df %>%
group_by(state) %>%
future_frame(.date_var = date, .length_out = "3 weeks", .bind_data = T) %>%
ungroup() %>%
mutate(Lag1week = lag_vec(deaths_new, lag = 1)) %>%
select(state, date, cases_new, deaths_new, Lag1week) %>%
head()
```

```
## # A tibble: 6 x 5
## state date cases_new deaths_new Lag1week
## <chr> <date> <dbl> <int> <int>
## 1 Johor 2021-06-01 431 8 NA
## 2 Johor 2021-06-02 554 11 8
## 3 Johor 2021-06-03 752 14 11
## 4 Johor 2021-06-04 446 14 14
## 5 Johor 2021-06-05 412 22 14
## 6 Johor 2021-06-06 565 12 22
```

Recursive predictions are iterated to artificially generate lags (e.g. lag of 1 week again and again). Recursive prediction is used in ARIMA.

- Long term lags (lag length >= forecast horizon)

Long-term lags can be used to create lagged rolling features that have predictive properties. A disadvantage of using long-term lags is the absence of short-term lags which may have predictive properties.

**5. Correlation of time-series features**

**Auto-correlation (ACF)**
ACF measures the linear relationship between lagged values of a time series. It measures how much the most recent value of the series is correlated with past values of the series, there is a tendency for values in a time series to be correlated with past observations in that time series.

If the time-series has a trend, the ACF for small lags tends to be positive and large because observations nearby in time are also nearby in size.
If the time series has seasonality, the ACF will have spikes. The autocorrelations will be larger at multiples of seasonal frequency than other lags.^{74} For a daily dataset, if there are spikes at day 7 and day 14, there is weekly seasonality. Nonetheless, if the spike at day 14 is larger than day 7, something is happening at the week 2 interval.

ACF can also provide candidate periods for Fourier terms. A regression model containing Fourier terms (aka harmonic regression) is better for time-series with longer seasonal periods. The longer seasonal pattern is modeled using Fourier terms while the short-term dynamics can be modeled with ARIMA or ETS.

**Partial Autocorrelation (PACF)**
PACF measures the linear relationship between the correlations of the residuals (while ACF measures the linear relationship between lagged values). Using the correlation of residuals, PACF removes the dependence of lags on other lags. e.g. it looks at the direct effect between Jan and Mar and omits indirect effect between Jan to Feb and Feb to Mar.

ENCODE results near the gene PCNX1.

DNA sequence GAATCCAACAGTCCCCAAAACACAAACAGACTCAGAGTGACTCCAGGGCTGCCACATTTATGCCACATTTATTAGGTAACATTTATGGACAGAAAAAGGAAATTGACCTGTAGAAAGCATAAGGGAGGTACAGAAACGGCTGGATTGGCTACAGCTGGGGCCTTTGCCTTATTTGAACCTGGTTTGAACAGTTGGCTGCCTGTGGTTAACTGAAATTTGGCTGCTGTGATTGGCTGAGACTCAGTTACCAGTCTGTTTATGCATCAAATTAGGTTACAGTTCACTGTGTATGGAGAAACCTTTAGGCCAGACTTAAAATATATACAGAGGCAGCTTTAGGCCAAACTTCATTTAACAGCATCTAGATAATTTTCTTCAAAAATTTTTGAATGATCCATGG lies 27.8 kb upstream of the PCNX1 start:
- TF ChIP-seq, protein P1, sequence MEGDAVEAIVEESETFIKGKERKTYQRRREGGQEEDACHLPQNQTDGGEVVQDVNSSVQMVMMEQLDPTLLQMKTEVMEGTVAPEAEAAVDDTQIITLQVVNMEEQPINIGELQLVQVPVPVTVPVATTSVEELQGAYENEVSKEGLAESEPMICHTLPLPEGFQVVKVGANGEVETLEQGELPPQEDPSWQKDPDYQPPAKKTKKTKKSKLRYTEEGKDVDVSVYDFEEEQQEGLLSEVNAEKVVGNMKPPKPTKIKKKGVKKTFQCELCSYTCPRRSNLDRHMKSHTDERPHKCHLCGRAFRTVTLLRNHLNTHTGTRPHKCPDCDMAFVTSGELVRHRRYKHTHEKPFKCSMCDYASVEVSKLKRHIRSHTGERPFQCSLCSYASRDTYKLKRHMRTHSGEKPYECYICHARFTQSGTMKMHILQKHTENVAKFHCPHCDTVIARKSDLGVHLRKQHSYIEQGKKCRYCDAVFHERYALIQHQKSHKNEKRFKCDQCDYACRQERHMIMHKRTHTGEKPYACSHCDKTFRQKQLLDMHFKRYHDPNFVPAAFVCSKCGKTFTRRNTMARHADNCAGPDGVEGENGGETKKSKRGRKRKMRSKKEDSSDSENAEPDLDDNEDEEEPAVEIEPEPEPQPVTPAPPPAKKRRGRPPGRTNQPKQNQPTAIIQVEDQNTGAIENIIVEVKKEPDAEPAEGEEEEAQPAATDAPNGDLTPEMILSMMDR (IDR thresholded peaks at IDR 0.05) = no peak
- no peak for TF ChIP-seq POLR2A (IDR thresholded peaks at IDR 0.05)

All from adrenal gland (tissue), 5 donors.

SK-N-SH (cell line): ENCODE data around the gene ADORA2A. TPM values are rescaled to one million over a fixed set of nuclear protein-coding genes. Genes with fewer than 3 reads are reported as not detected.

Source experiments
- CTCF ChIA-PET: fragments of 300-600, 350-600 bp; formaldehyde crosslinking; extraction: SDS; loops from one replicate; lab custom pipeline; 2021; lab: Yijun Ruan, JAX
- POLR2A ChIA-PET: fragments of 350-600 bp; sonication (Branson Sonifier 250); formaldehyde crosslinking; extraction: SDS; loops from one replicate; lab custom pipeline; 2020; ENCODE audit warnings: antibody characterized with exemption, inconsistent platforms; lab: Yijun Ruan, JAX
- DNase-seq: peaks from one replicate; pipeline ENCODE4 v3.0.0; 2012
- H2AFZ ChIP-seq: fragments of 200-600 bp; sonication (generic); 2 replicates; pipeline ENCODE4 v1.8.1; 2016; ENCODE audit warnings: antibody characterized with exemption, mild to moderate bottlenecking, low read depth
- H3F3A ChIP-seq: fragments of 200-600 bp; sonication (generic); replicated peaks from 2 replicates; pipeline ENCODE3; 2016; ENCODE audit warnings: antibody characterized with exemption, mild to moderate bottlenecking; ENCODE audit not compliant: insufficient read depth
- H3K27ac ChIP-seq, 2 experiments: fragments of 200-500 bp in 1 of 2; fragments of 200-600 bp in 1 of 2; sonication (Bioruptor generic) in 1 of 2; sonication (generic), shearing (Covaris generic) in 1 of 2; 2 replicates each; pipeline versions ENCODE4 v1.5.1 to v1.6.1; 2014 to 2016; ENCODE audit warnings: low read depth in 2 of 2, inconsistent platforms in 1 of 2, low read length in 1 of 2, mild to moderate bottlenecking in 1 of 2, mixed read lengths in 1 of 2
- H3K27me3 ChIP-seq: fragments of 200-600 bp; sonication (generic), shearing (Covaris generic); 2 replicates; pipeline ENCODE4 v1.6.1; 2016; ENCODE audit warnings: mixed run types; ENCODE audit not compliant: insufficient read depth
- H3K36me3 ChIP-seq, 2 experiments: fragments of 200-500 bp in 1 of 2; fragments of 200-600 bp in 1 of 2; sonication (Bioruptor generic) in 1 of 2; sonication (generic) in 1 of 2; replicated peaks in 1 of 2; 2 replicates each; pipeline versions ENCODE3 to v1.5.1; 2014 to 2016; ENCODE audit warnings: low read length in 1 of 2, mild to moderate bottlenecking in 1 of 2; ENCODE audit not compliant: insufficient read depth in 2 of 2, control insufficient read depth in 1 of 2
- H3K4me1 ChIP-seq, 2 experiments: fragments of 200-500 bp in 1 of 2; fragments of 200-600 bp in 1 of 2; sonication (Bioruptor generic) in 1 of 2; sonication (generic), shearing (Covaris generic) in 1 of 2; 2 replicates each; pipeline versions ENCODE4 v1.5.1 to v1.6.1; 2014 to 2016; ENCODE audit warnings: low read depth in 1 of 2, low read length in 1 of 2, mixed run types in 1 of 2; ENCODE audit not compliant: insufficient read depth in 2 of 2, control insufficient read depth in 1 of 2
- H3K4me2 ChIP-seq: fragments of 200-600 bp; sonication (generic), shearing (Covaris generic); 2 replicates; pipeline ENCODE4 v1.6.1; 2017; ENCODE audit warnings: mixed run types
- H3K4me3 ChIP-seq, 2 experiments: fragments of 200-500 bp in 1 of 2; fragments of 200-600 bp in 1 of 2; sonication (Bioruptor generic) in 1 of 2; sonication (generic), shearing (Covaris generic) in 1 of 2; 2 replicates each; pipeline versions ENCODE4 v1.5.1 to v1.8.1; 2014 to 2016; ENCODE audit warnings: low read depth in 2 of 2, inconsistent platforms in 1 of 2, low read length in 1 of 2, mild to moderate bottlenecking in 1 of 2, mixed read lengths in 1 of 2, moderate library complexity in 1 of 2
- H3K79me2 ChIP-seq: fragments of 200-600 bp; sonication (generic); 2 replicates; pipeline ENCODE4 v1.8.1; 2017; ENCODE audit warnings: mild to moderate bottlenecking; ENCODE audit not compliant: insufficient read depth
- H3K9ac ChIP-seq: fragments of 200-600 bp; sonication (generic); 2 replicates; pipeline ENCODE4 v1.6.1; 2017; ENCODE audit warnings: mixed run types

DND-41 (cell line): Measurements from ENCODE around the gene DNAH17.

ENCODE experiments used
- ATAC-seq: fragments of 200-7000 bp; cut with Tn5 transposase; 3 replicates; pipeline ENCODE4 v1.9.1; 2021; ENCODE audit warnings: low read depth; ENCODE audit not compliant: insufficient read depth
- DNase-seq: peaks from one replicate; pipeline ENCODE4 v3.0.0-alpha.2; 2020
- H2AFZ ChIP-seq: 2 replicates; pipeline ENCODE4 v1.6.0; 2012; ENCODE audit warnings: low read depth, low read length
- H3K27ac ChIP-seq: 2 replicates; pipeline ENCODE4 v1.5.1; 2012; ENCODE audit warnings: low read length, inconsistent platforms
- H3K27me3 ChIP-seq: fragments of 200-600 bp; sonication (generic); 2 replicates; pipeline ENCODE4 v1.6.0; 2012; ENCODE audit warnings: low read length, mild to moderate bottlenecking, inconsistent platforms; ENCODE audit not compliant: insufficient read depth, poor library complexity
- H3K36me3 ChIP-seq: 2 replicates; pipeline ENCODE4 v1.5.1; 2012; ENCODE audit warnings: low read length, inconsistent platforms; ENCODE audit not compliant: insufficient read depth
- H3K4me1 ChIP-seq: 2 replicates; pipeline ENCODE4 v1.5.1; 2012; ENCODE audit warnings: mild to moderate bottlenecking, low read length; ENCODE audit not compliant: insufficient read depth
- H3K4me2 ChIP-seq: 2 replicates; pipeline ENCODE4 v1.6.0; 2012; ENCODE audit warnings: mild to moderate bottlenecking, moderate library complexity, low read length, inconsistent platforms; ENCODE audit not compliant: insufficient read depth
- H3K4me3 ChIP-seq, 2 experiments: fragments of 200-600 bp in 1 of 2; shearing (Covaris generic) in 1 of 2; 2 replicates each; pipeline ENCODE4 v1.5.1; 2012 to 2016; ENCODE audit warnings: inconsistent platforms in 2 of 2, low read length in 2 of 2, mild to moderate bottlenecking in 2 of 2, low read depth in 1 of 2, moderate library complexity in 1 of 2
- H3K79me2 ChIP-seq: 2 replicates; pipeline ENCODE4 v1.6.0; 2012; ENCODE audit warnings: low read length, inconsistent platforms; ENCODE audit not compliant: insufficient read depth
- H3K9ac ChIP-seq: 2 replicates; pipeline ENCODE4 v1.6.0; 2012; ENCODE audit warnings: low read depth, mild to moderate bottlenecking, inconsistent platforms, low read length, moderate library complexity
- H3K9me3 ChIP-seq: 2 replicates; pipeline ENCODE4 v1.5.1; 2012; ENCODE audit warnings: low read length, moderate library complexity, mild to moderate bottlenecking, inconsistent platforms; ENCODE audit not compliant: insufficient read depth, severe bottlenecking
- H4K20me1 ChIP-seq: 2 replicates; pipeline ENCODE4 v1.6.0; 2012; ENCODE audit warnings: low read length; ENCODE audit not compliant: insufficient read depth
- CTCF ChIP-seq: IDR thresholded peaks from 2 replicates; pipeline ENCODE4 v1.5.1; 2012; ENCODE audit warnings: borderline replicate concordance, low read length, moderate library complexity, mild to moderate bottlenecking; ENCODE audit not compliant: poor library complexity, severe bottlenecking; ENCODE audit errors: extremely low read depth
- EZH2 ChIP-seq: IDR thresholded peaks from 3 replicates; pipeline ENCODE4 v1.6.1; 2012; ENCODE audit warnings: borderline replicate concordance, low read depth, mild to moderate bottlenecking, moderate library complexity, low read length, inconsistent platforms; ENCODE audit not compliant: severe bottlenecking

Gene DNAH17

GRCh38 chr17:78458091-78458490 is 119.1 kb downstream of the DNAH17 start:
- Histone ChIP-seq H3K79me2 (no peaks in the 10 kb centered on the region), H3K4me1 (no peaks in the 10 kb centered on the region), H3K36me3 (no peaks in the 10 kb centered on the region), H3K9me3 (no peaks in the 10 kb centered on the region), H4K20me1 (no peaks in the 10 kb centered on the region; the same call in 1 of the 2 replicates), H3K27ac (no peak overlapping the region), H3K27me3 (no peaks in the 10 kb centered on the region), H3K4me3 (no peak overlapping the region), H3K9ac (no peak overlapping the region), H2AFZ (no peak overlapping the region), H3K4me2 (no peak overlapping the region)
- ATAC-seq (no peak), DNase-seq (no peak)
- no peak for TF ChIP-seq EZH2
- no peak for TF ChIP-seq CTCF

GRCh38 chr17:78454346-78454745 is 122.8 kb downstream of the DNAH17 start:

ACF tells us which lags are important while PACF tells us which lags are different and have functional implications.

```
plt_acf <- df %>%
nest(-state) %>%
mutate(p = map2(.x=data, .y=state, ~
plot_acf_diagnostics(
.data=.x,
.date_var = date, .value = deaths_new,
.show_white_noise_bars = TRUE,
.interactive = F, .title=.y)))
```

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### 13.3.2 Stationarity and differencing

A stationary time series is one whose statistical properties do not depend on the time at which the series is observed.^{75}. Is `df_tsib`

stationary? As well as the time plot of the data, the ACF plot is also useful for identifying non-stationary time series. For a stationary time series, the ACF will drop to zero relatively quickly, while the ACF of non-stationary data decreases slowly.

One way to make a non-stationary time-series stationary is to compute the differences between consecutive observations. This is known as differencing.

Transformations such as logarithms can help to stabilize the variance of a time series. Differencing can help stabilize the `mean`

of a time series by removing changes in the level of a time series, and therefore eliminating (or reducing) trend and seasonality.

**1. Unit root tests**
One way to determine more objectively whether differencing is required is to use a unit root test. These are statistical hypothesis tests of stationarity that are designed for determining whether differencing is required.

Several unit root tests are available. We use the Kwiatkowski-Phillips-Schmidt-Shin (KPSS) test. In this test, the null hypothesis is that the data are stationary, and we look for evidence that the null hypothesis is false. Consequently, small p-values (e.g., less than 0.05) suggest that differencing is required. The test can be computed using the `unitroot_kpss()`

function.

```
## # A tibble: 8 x 3
## state kpss_stat kpss_pvalue
## <chr> <dbl> <dbl>
## 1 Johor 0.296 0.1
## 2 Kelantan 0.200 0.1
## 3 Melaka 0.512 0.0389
## 4 Sabah 0.204 0.1
## 5 Sarawak 0.256 0.1
## 6 Selangor 0.388 0.0822